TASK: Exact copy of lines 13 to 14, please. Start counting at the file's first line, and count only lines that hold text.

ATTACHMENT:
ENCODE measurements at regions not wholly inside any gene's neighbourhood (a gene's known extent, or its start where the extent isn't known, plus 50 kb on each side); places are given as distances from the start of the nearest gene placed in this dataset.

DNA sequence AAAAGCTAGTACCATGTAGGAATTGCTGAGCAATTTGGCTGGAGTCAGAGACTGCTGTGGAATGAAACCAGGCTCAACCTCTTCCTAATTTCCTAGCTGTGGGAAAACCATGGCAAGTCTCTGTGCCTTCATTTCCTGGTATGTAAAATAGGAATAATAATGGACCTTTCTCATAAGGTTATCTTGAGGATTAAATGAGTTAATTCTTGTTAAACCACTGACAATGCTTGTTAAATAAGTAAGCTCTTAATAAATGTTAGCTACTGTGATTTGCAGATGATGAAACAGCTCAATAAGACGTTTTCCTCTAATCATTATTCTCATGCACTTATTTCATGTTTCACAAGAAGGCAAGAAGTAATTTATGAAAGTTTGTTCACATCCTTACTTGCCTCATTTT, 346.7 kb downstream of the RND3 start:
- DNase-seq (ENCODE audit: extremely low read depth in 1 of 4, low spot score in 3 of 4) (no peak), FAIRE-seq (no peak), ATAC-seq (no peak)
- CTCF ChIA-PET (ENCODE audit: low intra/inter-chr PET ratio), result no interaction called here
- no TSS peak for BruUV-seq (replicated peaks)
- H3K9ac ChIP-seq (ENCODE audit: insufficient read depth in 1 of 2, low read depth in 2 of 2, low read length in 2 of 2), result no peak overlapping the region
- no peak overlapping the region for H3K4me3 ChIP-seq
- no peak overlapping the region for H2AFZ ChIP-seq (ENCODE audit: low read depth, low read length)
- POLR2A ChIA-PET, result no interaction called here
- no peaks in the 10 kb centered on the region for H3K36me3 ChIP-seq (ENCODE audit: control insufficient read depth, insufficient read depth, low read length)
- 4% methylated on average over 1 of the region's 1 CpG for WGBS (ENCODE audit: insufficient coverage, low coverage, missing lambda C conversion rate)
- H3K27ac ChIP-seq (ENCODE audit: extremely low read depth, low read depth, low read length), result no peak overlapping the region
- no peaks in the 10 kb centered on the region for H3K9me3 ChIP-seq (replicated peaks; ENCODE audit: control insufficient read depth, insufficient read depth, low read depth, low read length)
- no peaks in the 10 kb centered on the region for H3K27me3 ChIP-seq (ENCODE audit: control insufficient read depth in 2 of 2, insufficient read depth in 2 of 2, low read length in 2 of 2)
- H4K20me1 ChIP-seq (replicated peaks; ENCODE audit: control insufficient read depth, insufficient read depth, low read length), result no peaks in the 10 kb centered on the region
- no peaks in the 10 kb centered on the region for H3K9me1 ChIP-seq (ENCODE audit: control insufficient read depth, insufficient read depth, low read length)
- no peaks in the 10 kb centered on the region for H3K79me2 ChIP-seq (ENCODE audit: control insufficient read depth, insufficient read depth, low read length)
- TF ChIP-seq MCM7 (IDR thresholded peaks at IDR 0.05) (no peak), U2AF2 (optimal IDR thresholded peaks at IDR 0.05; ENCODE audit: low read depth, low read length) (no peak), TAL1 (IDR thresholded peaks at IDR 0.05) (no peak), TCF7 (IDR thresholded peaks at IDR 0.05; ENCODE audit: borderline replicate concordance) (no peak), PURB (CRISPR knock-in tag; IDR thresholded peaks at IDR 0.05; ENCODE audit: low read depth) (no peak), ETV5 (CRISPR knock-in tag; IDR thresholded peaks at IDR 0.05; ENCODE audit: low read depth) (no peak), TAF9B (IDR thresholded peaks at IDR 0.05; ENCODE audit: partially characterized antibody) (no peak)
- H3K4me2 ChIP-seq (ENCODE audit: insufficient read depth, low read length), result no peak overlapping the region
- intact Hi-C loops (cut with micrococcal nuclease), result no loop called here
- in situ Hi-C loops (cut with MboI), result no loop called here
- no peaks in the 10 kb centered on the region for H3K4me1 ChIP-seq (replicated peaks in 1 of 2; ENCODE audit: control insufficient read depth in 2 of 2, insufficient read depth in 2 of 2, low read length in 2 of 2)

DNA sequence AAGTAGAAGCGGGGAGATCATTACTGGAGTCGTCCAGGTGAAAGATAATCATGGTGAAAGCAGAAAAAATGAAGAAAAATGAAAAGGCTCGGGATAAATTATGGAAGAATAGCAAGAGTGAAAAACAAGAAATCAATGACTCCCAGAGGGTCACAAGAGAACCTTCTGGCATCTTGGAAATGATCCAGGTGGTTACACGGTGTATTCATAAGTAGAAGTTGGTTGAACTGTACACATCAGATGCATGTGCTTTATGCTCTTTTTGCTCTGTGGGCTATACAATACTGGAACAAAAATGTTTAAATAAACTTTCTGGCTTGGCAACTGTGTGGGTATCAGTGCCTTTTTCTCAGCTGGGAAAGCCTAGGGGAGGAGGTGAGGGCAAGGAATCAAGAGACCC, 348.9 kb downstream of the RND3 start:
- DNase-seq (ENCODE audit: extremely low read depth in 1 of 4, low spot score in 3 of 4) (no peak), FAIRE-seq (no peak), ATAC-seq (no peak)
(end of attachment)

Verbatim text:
- no peaks in the 10 kb centered on the region for H3K9me3 ChIP-seq (replicated peaks; ENCODE audit: control insufficient read depth, insufficient read depth, low read depth, low read length)
- no peaks in the 10 kb centered on the region for H3K27me3 ChIP-seq (ENCODE audit: control insufficient read depth in 2 of 2, insufficient read depth in 2 of 2, low read length in 2 of 2)